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2020 Florida Statutes
Child welfare training and certification.
Child welfare training and certification.
402.40 Child welfare training and certification.—
(1) LEGISLATIVE INTENT.—In order to enable the state to provide a systematic approach to staff development and training for persons providing child welfare services that will meet the needs of such staff in their discharge of duties, it is the intent of the Legislature that the Department of Children and Families work in collaboration with the child welfare stakeholder community, including department-approved third-party credentialing entities, to ensure that staff have the knowledge, skills, and abilities necessary to competently provide child welfare services. It is the intent of the Legislature that each person providing child welfare services in this state earns and maintains a professional certification from a professional credentialing entity that is approved by the Department of Children and Families. The Legislature further intends that certification and training programs will aid in the reduction of poor staff morale and of staff turnover, will positively impact on the quality of decisions made regarding children and families who require assistance from programs providing child welfare services, and will afford better quality care of children who must be removed from their families.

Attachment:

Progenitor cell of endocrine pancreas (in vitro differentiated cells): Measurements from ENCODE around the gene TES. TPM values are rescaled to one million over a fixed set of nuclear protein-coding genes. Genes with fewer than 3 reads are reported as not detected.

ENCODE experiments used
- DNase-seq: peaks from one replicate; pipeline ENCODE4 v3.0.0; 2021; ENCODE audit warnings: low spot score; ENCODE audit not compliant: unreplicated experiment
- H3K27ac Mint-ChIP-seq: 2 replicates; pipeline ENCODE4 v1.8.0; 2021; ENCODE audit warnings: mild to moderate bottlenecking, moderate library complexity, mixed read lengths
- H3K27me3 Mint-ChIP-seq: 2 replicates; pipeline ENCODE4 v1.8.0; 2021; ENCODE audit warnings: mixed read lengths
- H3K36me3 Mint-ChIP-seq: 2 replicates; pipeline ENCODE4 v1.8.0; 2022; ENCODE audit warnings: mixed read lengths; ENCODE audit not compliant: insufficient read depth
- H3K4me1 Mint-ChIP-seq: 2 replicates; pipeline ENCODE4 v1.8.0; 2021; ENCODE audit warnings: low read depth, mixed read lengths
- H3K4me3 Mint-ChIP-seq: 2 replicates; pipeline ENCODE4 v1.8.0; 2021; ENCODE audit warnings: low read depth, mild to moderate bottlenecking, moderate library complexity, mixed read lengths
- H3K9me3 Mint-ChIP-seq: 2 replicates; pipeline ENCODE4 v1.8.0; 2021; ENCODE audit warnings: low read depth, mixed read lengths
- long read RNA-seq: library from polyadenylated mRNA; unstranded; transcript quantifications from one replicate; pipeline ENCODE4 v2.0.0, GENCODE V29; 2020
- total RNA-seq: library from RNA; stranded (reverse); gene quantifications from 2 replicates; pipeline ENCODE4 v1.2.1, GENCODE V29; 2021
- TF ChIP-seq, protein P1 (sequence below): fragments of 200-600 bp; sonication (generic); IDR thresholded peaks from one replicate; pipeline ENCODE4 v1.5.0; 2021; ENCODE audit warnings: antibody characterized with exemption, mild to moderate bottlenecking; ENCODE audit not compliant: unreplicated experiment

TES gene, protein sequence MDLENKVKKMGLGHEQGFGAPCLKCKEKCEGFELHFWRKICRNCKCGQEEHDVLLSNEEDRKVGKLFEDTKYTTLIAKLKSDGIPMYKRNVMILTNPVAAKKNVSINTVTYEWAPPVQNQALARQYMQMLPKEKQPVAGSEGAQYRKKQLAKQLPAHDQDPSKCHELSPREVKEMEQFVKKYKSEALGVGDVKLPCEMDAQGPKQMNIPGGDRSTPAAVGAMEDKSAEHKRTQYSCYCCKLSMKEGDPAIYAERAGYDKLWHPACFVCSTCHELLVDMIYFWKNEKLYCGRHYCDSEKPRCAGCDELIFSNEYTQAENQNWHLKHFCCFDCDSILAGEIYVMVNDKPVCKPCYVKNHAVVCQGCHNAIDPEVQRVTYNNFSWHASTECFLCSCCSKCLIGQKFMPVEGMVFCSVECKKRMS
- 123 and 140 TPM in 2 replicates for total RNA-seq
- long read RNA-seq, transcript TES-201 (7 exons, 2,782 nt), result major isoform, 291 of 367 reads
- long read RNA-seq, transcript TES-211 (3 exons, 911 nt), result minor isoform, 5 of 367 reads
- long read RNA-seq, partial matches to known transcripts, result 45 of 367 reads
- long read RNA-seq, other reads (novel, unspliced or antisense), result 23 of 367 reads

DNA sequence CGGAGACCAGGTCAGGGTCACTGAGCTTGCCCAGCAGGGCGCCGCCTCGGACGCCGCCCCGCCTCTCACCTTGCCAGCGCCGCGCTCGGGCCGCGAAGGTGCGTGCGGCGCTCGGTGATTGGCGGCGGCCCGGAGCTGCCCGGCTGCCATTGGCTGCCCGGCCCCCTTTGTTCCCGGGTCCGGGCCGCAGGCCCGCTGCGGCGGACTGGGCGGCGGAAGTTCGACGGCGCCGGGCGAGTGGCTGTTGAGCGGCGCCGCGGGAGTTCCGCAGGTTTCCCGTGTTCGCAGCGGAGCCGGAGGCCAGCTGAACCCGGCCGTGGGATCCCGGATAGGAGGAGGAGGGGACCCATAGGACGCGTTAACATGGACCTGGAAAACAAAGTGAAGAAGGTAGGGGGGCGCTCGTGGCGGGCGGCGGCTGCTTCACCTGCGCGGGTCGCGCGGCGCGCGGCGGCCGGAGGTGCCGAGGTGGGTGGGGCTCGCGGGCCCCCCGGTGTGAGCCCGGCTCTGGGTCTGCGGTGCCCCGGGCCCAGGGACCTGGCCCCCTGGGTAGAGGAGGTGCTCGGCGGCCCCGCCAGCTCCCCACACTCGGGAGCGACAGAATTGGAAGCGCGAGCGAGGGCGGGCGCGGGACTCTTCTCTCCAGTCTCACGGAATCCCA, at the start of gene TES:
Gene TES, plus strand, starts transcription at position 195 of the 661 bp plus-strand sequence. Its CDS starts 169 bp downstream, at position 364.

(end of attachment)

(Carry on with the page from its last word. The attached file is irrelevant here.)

(2) DEFINITIONS.—As used in this section, the term:
(a) “Child welfare certification” means a professional credential awarded by a department-approved third-party credentialing entity to individuals demonstrating core competency in any child welfare practice area.
(b) “Child welfare services” means any intake, protective investigations, preprotective services, protective services, foster care, shelter and group care, and adoption and related services program, including supportive services and supervision provided to children who are alleged to have been abused, abandoned, or neglected or who are at risk of becoming, are alleged to be, or have been found dependent pursuant to chapter 39.